I feel like kicking off my participation with Digital Fiasco and the newly focused comics section with a bang and focusing on one of the most unique comics out there today: The Wicked + The Divine. For 27 issues (and a special here and here), creators Kieron Gillen and Jamie McKelvie have been bringing this tale of Gods returned to life to the pages of Image Comics. But it’s not your standard God-comes-to-Earth-and-shit-happens type of story. It’s more of a shitload-of-Gods-return-to-Earth-and-the-world-is-now-toast kind of story.
The book’s premise (right from the inside cover, so this really is what it is about):
“Every ninety years twelve gods return as young people. They are loved. They are hated. In two years, they are all dead. It’s happening now. It’s happening again.”
The Wicked + The Divine (or WicDiv for short) is one of those ongoing titles that has a long-form story brewing, tempered with some fantastic single issues. This issue is one of the most enjoyable for the series that I have read in a long time, albeit at times confusing (I’ll get to that in a bit). Although it is a good single issue story, this issue is most definitely NOT a jumping on point for any new readers. The only good jumping on point for this title is Issue #1. This is like Chapter 27 in a novel… You wouldn’t jump forward to the middle of the book and start reading there (at least most people wouldn’t). This entire saga reads as one encapsulated story, with jumps around in time here and there (so you really have to pay attention as to what the dates are when shit happens) Even though the individual issues are enjoyable it’s only in context of the whole that that statement holds true. (If you want to read it all, go pick up the collected works of this series.)
Kieron Gillen and Jamie McKelvie are no newcomers to comics. They both have a number of books under their belt, both as collaborators and working with other creators.
Kieron Gillen first came to my attention during his tenure at Marvel. He is a co-founder of the PC gaming site “Rock, Paper, Shotgun”, spending a lot of his time reviewing video games. (Sound like any site you know?) In collaboration with McKelvie, the duo published “Save Point”, a comic strip running in the UK Playstation Monthly magazine. It is this strip which bridged his comics work and video game journalism, leading to the first volume of Phonogram (also published by Image Comics and is a FANtastic read). This work gets him the attention of Marvel, and he begins to work on a number of their properties. It was when he takes on the reigns of Journey into Mystery that I really had a chance to take notice. He spends a significant number of issues making Loki (and the other Norse Gods – notice a pattern?) his central focus and builds out an extended cast that very rarely includes Marvel’s Thunder God. His ability to spin a tale that has an age-reduced Loki grow up as the series progresses sets him up to be a key writer for several other books dealing with the younger generation, including a spectacular run on Young Avengers. His collaboration with McKelvie on that book led up to the launch of The Wicked + The Divine with Image.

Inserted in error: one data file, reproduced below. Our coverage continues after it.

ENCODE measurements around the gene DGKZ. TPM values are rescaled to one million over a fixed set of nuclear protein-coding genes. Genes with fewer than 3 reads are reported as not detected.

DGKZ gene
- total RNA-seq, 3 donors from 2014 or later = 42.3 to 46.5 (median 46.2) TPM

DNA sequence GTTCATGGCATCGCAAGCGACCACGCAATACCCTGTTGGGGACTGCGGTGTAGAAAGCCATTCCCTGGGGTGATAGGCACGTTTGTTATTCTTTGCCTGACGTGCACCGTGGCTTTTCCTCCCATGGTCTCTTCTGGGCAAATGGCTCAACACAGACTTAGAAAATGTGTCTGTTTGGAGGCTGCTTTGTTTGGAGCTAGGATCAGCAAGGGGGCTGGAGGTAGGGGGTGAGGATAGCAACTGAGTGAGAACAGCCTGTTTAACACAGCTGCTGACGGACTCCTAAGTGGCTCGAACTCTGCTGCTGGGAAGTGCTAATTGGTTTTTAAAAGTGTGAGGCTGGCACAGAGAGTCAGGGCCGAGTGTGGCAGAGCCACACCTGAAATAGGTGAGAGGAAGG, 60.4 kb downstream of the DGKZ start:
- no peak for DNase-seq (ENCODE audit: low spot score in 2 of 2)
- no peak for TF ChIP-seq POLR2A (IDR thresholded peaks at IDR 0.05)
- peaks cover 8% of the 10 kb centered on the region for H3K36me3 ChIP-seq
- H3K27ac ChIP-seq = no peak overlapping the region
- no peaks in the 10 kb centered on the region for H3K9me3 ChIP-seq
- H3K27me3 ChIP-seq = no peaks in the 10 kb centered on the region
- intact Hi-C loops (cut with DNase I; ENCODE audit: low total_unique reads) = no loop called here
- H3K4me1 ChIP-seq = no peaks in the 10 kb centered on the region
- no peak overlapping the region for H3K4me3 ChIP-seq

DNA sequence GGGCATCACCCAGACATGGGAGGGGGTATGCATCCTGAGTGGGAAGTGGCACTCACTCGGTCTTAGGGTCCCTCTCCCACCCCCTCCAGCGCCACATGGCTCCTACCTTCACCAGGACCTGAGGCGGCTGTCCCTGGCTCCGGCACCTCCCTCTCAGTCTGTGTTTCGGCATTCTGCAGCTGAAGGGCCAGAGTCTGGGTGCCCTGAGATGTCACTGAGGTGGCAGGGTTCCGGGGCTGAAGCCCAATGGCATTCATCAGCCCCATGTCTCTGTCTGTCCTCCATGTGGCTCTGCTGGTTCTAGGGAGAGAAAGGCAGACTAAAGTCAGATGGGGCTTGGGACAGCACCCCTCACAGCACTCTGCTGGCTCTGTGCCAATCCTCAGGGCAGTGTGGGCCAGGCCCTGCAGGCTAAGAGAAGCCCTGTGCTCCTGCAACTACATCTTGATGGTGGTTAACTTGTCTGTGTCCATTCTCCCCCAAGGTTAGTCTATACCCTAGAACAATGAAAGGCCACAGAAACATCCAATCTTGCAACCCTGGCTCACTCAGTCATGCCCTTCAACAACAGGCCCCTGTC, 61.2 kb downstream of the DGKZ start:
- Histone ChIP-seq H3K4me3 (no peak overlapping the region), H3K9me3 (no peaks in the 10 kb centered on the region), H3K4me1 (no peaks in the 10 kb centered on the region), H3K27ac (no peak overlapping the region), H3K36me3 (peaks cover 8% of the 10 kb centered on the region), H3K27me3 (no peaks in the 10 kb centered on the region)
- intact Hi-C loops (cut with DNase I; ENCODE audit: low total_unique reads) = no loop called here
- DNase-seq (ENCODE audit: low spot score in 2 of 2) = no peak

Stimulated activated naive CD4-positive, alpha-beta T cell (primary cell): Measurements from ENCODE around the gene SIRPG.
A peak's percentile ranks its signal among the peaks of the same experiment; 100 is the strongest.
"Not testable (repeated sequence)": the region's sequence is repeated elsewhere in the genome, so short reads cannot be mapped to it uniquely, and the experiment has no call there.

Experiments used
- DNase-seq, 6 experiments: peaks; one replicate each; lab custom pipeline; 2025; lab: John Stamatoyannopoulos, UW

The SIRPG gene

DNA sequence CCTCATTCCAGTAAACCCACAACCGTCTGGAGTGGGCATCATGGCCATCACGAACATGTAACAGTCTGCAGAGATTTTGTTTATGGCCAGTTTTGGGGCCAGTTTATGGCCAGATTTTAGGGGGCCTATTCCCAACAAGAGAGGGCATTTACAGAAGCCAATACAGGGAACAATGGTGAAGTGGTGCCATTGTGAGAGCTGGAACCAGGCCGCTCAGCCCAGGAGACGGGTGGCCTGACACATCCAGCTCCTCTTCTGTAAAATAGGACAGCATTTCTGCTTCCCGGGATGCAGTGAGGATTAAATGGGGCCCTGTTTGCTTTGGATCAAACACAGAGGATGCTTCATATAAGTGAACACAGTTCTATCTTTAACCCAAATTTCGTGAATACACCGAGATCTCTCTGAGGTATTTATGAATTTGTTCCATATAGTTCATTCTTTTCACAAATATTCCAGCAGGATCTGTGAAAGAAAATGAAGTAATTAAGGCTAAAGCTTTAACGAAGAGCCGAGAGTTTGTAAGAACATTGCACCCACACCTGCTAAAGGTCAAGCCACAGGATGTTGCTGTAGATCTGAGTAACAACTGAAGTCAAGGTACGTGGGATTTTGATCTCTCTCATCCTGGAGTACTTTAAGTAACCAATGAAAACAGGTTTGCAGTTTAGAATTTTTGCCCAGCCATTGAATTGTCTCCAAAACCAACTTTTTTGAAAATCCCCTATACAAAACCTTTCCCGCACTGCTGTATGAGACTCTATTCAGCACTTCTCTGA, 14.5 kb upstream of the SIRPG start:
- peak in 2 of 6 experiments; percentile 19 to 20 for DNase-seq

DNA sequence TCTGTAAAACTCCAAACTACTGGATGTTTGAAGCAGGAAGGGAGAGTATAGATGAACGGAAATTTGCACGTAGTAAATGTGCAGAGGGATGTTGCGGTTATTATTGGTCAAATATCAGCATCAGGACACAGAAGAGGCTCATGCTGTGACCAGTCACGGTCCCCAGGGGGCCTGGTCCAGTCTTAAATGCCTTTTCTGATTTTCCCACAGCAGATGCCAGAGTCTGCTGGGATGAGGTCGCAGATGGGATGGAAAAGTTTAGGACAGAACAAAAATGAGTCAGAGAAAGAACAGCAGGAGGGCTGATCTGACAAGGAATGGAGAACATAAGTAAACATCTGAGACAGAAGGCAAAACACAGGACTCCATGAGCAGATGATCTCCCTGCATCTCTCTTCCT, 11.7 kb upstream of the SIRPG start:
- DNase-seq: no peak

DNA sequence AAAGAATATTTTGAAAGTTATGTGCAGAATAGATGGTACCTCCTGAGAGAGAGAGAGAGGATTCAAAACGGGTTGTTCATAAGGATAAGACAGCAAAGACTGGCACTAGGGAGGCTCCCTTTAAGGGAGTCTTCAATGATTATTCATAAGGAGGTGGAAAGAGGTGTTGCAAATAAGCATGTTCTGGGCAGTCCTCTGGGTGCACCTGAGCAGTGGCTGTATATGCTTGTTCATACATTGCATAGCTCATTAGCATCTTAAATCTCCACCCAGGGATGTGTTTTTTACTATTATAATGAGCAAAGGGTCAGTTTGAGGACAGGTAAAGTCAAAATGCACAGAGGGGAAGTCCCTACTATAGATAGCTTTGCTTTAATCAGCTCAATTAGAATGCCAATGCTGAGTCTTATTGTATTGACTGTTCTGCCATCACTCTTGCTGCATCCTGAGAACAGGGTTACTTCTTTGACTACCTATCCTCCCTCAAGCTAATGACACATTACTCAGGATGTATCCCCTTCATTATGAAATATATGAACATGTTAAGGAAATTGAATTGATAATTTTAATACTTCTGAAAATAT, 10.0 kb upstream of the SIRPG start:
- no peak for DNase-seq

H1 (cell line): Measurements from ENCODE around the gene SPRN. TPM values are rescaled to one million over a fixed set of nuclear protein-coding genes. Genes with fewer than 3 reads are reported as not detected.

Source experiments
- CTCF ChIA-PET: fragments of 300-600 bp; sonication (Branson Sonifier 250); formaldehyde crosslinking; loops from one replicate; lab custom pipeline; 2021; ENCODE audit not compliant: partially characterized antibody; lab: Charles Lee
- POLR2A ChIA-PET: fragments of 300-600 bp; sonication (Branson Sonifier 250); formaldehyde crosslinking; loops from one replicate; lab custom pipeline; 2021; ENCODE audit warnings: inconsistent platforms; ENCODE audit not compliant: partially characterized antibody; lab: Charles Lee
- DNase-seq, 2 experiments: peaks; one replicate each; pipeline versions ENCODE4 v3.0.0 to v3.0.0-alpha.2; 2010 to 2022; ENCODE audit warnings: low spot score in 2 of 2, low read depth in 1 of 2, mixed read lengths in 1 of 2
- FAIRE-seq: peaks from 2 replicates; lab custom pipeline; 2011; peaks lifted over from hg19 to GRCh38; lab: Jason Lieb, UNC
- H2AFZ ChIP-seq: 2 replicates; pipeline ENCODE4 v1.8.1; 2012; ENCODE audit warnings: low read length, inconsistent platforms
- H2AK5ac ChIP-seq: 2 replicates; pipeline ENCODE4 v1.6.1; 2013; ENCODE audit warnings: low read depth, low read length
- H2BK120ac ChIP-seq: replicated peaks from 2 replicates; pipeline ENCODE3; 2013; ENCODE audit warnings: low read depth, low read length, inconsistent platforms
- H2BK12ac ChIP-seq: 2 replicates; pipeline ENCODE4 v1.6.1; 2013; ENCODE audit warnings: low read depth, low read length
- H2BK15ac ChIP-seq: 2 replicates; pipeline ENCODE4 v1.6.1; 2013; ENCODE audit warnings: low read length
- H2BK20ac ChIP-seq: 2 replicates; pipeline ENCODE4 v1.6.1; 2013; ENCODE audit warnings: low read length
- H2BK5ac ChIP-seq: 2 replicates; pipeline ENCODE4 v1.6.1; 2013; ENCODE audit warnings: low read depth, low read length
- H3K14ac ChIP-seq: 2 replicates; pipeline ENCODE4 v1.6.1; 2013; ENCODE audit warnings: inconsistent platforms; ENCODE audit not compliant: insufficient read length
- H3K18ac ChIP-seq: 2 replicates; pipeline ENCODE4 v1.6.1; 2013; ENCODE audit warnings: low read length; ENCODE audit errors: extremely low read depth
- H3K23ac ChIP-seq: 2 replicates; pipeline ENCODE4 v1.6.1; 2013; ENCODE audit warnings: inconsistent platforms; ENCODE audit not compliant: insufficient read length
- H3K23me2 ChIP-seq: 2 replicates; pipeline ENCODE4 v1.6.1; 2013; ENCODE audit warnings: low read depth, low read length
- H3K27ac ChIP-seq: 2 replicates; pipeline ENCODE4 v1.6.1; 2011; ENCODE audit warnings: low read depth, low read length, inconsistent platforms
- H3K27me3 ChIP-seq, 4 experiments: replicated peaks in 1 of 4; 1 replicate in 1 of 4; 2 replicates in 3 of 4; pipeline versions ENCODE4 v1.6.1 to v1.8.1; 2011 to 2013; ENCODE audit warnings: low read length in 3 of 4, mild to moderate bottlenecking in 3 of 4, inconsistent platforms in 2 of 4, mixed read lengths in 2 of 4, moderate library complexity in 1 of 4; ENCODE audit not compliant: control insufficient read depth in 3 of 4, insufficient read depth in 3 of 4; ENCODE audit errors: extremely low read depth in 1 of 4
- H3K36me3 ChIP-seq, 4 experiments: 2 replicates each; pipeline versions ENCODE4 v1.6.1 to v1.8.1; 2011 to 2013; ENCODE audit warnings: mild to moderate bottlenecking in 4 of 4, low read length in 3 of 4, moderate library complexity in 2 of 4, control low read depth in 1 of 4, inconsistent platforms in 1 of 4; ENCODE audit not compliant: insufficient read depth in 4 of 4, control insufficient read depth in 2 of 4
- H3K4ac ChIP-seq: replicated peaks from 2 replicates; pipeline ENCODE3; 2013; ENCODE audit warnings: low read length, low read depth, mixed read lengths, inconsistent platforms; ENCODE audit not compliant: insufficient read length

Jamie McKelvie, as mentioned ad nauseum in this post, is a long-time collaborator of Gillen. I find his art style somewhat unique in mainstream North American comics today, and I really like that. I remember the time of the 90s when every comic artist had to have a dark and gritty style, but McKelvie’s style is not that. Well, not always. It’s dark when it needs to be, it’s light when it needs to be. The style that McKelvie employs gives him some great flexibility in terms of how he can approach a story. The young characters look young, the adult characters look older. Too often in comics teen characters are portrayed as being visually more adult than they are, but McKelvie can make the visual distinction.
My only concern with this issue is a visual one, so I lump that as being associated with McKelvie (although in the book notes Gillen takes full responsibility). Many of the pages are 8 panels per page, and I never know if I am supposed to read all the way across the 2-page spread or simply read one page at a time vertically. Thankfully, it seemed to work either way I approached it, but it was a little weird.Told you I’d come back to my confusion.
The Rest of the Crew
And these guys don’t do it alone.
A comic is only as good as the entire team and with the support of Matthew Wilson, Clayton Cowles, and Dee Cunniffe, you see the story visually come to life with colours, unique lettering as befits certain characters. Cowles does a fantastic job with the custom lettering, especially around the character of Woden as he has to manage different font sizes throughout his entire dialogue. The colouring and effects on the visuals continues to stun me, and showcases how the entire team on this book can create one of the most visibly stunning books being published monthly. Kudos also to Chrissy Williams, their editor, who makes sure these entire crew keeps on track to deliver this fantastic read.
Why Should You Care
So I spent a lot of time talking about the team and not the comic. The reason being that one should never give out too many spoilers, and I would rather elaborate on the pros and cons of the creative team rather than tell you word for word what happens in the book. Everyone reads a story and takes something different out of it. Instead of telling you how to interpret it, I would rather let you know what elements made up the stories I enjoy and let you make up your own mind.
I am a huge fan of finding creators who continually produce quality work and follow them from story to story, title to title. I generally find that once you find someone who does a good story on one title they will also deliver on other books. And this team does just that.
Comic pages in those post originated at Image Comics.